15. ß Reading tests use an extraordinary number of means of assessing reading. They are not interchangeable. Often, several reading tests must be used for a complete picture. Reading fluency and study skills are important.

16. ß Math tests almost always require limits-testing. Correct test scores, including "math-fact" errors and misreading of operations signs, must not be confused with the reality of the student's math skills.

17. ß Writing must be assessed carefully. The best formal written expression tests have many flaws. Writing samples may be needed in addition to tests.

18. ß Achievement testing should include detailed descriptions of actual skills, gaps, and weaknesses. It is useless simply to print a table of test scores and describe the scores in words.

19. ß Tests that combine separate skills in single scores (e.g., reading decoding and reading comprehension or math calculation and math applications) are as useful as a second handle on a snow shovel.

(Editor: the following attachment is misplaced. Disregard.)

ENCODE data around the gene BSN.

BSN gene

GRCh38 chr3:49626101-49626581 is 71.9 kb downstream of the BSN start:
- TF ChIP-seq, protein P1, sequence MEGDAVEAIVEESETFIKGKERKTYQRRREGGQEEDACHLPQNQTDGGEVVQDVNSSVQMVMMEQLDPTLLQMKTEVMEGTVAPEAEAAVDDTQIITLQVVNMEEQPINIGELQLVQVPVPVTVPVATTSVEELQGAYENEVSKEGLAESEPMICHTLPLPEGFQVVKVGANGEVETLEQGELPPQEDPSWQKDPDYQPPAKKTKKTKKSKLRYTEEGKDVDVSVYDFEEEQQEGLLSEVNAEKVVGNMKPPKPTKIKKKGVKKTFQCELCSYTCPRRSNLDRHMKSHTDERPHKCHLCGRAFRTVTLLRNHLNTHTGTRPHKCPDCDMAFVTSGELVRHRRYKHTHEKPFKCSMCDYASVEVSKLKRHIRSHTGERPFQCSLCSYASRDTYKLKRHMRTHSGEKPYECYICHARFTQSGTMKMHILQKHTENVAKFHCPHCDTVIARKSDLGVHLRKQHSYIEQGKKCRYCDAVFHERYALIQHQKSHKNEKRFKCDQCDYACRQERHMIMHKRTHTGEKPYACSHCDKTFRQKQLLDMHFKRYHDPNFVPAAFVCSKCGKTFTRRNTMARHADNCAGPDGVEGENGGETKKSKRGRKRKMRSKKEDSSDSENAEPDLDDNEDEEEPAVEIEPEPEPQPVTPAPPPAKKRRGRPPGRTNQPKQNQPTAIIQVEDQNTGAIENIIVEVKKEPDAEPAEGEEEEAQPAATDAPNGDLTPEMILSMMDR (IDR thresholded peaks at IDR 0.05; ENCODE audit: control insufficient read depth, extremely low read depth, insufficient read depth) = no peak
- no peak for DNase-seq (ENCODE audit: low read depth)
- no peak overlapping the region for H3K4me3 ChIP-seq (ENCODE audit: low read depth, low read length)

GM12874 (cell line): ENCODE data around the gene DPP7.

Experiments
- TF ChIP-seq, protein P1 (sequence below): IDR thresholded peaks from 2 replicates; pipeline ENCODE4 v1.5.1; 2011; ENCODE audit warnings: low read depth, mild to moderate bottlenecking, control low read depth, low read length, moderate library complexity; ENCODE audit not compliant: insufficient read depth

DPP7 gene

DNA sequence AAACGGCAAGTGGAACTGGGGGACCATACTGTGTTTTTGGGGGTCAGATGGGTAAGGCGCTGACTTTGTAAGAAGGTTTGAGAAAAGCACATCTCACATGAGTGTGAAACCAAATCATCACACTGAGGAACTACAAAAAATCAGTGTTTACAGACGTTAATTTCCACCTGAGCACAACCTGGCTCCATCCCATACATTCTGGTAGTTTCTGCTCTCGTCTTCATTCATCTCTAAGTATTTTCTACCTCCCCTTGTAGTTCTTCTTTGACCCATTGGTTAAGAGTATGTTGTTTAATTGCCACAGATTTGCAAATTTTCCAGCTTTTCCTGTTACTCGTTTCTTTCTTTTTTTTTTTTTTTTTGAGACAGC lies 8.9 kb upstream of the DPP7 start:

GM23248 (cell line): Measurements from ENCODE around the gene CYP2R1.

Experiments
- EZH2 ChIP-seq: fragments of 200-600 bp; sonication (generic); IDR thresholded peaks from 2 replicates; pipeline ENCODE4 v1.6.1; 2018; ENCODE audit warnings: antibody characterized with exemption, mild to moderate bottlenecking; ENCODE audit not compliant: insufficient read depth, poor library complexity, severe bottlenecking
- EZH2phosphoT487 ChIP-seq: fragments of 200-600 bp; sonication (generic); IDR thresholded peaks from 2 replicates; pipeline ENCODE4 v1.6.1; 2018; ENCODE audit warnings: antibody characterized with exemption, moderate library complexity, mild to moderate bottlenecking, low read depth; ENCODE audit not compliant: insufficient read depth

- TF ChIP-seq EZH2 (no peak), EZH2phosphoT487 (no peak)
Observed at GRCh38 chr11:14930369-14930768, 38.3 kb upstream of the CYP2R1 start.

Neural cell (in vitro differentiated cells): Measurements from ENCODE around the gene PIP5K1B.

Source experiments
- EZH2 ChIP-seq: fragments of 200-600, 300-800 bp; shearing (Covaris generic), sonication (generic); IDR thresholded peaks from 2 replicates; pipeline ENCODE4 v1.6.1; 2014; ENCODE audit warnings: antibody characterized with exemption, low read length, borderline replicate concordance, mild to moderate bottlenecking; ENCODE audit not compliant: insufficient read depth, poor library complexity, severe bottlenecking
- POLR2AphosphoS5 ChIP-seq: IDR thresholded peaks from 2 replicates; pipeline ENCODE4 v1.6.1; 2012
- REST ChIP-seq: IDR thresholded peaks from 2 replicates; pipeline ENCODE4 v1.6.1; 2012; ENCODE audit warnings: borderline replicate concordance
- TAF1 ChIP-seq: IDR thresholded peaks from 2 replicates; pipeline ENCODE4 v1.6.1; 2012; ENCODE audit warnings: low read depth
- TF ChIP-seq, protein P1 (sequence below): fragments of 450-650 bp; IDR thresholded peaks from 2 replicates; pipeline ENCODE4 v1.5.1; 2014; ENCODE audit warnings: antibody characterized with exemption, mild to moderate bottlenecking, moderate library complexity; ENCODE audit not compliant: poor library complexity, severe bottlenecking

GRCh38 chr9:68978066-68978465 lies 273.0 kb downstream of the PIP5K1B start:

20. ß Discrepancy formulae are statistical nightmares. The Part 200 Regulations do not state that a "50% discrepancy" (whatever that may be) is the only way to identify a SLD. Legal precedent indicates that the absence of a "50% discrepancy" cannot be used to exclude children from SLD classification.

21. ß Norms are much more important than most people think. Norms are worse than most people think. Validity and reliability matter. Validity for specific purposes and reliability over realistic spans of time are rarely documented.

22. ß Diagnoses are not political or economic decisions.